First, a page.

Four identical run-flat tires, of 215/45R17 size, were compared using FEA analysis. All the modeled tires had a general internal construction as illustrated in
Based on the test results, during inflated performance, there was an increase in the vertical deflection when the molded bead width is equivalent to the rim width. This result is more pronounced for the smaller width rim. When the molded bead width is less than the rim width, the vertical deflection is even greater. For all three non-conventional run-flat tire/rim combinations, there is also a corresponding reduction in vertical stiffness, with a greater reduction in stiffness for the smaller of the two molded bead widths.
The decreased spring rate, and thus, less stiff tire during inflated operation, may be partially due to a new crown contour generated when the molded bead width is reduced, see
Table 2 below shows the strain energy density (SED) for the sidewalls of the conventional run-flat tire/rim and tire/rim combination A. The SED is measured during inflated and loaded conditions. For the tire having a molded bead width greater than the rim width, after mounted and when inflated and loaded, the strain is at a maximum at the axially inner portion of the insert located on the tread side of the maximum section width of the tire. This maximum SED occurs at the tire location where the tire will flex the greatest amount during deflated operation. For the tire having a molded bead width BW equal to the rim width RW, the maximum SED is in the same general location as for the conventional tire/rim combination; however, the SED is significantly reduced, by approximately 27.5%, and is more evenly spread out through the tire sidewall 38.
Also, in an effort to explain the differences in the inflated deflection and inflated SED's for the tire different tire/rim combinations, carcass reinforcing ply loads for the two tire and rim combinations were determined. The results are shown in Table 3 below. The maximum ply cord loading occurs in the apex area, on the inner side of the tire, prior to the carcass turnup radially outward of the bead core. For the tire having a molded bead width the same as the rim width, the maximum ply cord force is reduced by approximately 12%.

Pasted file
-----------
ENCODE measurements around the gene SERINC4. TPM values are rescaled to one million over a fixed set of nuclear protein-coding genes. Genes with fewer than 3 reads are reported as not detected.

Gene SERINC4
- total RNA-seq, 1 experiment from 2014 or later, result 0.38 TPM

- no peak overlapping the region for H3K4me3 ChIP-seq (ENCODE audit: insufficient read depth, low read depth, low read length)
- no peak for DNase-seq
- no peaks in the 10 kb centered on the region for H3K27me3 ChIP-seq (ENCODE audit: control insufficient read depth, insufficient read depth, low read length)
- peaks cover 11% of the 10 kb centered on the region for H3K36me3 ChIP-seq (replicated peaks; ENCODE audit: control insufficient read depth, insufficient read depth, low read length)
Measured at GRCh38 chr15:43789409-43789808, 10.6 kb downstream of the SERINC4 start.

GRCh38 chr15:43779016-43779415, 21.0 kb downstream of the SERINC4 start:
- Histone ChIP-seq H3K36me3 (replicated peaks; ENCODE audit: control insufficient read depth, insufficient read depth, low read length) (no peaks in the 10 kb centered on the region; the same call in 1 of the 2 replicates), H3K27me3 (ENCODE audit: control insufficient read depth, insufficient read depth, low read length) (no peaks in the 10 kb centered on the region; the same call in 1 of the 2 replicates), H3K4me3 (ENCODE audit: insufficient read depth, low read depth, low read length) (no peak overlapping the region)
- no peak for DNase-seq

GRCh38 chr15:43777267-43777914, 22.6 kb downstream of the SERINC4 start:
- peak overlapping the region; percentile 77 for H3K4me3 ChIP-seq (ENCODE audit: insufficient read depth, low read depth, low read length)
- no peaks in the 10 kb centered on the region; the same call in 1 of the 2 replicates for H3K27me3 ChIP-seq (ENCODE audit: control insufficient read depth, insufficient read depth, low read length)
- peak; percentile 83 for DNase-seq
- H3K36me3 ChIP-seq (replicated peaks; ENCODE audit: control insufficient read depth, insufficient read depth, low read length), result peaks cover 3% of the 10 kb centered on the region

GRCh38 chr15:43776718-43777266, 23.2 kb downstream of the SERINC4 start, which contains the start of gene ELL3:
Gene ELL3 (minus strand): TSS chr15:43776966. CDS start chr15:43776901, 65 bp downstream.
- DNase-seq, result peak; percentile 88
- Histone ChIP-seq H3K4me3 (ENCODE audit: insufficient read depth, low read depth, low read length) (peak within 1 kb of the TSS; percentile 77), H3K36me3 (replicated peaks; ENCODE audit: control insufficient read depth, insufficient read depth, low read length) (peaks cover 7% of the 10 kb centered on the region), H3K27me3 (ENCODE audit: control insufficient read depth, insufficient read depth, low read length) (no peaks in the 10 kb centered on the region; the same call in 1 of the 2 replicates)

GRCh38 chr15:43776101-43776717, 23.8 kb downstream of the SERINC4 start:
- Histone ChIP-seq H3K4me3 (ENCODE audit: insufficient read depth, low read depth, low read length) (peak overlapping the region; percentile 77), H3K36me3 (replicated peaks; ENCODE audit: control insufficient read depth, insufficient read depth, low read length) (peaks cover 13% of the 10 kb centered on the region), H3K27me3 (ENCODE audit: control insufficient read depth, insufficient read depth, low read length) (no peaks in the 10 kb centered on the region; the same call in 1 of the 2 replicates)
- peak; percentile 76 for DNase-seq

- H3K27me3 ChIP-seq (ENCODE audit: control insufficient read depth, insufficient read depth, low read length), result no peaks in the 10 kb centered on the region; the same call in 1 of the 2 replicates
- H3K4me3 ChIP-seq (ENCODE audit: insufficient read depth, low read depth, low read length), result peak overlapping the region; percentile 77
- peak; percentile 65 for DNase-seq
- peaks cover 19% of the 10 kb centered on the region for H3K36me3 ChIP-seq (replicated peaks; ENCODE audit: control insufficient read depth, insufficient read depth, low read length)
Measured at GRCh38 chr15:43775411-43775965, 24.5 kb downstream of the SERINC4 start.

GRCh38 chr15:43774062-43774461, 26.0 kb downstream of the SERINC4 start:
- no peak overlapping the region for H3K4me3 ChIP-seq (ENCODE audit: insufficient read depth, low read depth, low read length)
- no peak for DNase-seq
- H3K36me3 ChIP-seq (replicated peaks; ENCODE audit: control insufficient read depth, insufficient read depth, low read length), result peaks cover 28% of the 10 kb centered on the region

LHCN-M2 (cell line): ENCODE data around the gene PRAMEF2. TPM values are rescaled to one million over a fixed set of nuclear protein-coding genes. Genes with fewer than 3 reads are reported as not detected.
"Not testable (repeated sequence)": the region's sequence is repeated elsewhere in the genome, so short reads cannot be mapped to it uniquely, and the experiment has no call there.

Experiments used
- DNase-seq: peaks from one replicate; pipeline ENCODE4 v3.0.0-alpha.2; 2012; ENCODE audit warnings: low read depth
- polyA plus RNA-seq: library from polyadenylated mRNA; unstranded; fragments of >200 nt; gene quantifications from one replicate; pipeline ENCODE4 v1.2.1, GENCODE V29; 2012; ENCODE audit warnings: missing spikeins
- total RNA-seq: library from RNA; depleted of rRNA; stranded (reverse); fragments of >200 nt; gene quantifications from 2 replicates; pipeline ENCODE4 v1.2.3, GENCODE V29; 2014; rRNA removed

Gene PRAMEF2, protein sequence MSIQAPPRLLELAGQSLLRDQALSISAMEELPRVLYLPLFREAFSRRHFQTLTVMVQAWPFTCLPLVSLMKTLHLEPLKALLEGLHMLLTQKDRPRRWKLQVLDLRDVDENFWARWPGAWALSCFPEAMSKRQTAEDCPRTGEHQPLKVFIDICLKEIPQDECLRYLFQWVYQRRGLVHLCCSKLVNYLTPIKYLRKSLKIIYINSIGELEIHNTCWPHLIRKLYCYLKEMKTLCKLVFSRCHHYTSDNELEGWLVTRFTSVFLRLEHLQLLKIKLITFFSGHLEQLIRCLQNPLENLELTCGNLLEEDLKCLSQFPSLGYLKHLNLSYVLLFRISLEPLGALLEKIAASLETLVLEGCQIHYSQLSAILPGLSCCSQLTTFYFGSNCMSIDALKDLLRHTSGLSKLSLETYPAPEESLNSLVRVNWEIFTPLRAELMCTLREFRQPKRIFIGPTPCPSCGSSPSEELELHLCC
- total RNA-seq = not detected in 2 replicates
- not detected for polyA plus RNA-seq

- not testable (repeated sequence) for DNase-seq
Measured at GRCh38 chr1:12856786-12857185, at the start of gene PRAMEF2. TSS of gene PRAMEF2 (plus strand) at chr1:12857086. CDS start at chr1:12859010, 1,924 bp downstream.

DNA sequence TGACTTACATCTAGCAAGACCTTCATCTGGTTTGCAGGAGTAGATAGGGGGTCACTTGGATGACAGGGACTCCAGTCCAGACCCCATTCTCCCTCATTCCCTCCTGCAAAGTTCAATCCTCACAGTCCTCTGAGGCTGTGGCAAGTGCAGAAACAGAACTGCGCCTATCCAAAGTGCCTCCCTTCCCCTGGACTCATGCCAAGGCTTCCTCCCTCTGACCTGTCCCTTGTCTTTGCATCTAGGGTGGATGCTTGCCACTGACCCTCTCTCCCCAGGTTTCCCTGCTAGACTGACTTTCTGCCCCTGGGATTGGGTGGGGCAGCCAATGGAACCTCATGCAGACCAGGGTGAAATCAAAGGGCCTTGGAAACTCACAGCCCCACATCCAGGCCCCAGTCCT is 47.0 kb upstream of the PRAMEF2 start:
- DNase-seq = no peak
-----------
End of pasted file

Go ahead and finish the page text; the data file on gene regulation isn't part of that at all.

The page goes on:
The reasoning behind the difference in the ply loading of the inner portion of the carcass is that during mounting of the greater bead width tire, the ply encapsulated apex 20 is forced to bend outward. This rotation movement causes the carcass reinforcing ply 12 to load, effectively increasing the bending stiffness of this lower apex region. Consequently, during inflated vertical loading, since the apex region has been in effect stiffened due to mounting, the deformation of the sidewall 38 is concentration in the insert 42.
For the smaller molded bead base width tire, the bending stiffness of the apex region is lower, as the apex 20 is not forced to bend outward during mounting. Thus, the apex 20 is not pre-loaded and is able to share some of the bending of the sidewall 38, distributing any deformation over a larger area. This in effect softens the sidewall beam structure created by the combination of the insert, apex, and ply, hence more inflated vertical deflection.
To determine the run-flat distance of the self-supporting tire molded with the smaller than conventional base width, two tires of size 245/45R17 were built, having the same internal construction. Both tires were self-supporting run-flat tires. The results are presented in Table 4.
Based on these results, it was determined that the ride comfort can be improved, durability of the tire, and greater performance can be achieved when the self-supporting run-flat tire is molded such that the molded bead base width is equal or less than the rim width of the intended rim upon which the tire is to be mounted.